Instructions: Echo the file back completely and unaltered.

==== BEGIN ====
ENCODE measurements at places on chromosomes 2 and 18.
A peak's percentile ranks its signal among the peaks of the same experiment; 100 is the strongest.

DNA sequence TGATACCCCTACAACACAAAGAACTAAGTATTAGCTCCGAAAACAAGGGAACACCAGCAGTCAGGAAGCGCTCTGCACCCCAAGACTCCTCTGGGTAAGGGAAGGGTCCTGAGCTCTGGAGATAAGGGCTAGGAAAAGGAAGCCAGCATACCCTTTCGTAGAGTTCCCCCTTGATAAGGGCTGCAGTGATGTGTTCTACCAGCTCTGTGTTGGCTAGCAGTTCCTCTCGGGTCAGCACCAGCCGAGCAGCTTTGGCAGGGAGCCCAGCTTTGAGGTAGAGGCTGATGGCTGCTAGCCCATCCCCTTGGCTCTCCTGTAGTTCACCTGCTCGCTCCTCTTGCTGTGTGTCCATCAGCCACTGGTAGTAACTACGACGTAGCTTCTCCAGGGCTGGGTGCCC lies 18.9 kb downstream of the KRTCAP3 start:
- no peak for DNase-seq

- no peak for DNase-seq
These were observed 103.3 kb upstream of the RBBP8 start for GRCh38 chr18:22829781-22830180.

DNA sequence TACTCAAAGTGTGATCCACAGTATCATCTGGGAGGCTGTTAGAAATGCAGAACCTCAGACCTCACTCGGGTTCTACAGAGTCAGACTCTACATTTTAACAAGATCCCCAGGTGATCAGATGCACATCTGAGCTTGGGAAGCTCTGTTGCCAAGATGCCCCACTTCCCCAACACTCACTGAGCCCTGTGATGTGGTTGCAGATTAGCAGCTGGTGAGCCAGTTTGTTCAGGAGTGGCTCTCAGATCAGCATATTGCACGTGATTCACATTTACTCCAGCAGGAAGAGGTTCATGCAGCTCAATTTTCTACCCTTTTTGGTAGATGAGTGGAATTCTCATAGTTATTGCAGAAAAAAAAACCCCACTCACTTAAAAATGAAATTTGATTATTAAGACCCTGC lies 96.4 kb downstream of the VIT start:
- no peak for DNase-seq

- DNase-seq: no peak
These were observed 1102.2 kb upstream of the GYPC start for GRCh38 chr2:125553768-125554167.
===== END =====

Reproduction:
ENCODE measurements at places on chromosomes 2 and 18.
A peak's percentile ranks its signal among the peaks of the same experiment; 100 is the strongest.

DNA sequence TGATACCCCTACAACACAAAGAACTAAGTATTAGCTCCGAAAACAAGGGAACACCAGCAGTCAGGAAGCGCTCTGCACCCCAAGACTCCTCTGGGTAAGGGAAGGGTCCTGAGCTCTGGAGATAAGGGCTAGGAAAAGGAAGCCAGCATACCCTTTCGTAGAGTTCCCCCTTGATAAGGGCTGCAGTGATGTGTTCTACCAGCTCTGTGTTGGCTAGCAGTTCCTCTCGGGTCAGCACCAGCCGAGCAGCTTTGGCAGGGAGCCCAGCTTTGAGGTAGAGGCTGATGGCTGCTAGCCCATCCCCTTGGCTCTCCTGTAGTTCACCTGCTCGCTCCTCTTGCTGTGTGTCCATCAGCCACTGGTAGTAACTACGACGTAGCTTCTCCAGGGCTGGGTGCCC lies 18.9 kb downstream of the KRTCAP3 start:
- no peak for DNase-seq

- no peak for DNase-seq
These were observed 103.3 kb upstream of the RBBP8 start for GRCh38 chr18:22829781-22830180.

DNA sequence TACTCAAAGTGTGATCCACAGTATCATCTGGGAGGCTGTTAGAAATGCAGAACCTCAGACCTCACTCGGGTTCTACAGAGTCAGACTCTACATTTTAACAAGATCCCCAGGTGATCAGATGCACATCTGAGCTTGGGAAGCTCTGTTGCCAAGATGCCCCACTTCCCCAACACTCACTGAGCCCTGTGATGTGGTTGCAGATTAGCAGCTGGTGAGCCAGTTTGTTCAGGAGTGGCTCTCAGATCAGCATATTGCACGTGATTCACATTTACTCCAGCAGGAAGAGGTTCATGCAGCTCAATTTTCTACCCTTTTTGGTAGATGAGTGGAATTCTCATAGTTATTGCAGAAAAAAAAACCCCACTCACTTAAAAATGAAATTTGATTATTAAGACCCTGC lies 96.4 kb downstream of the VIT start:
- no peak for DNase-seq

- DNase-seq: no peak
These were observed 1102.2 kb upstream of the GYPC start for GRCh38 chr2:125553768-125554167.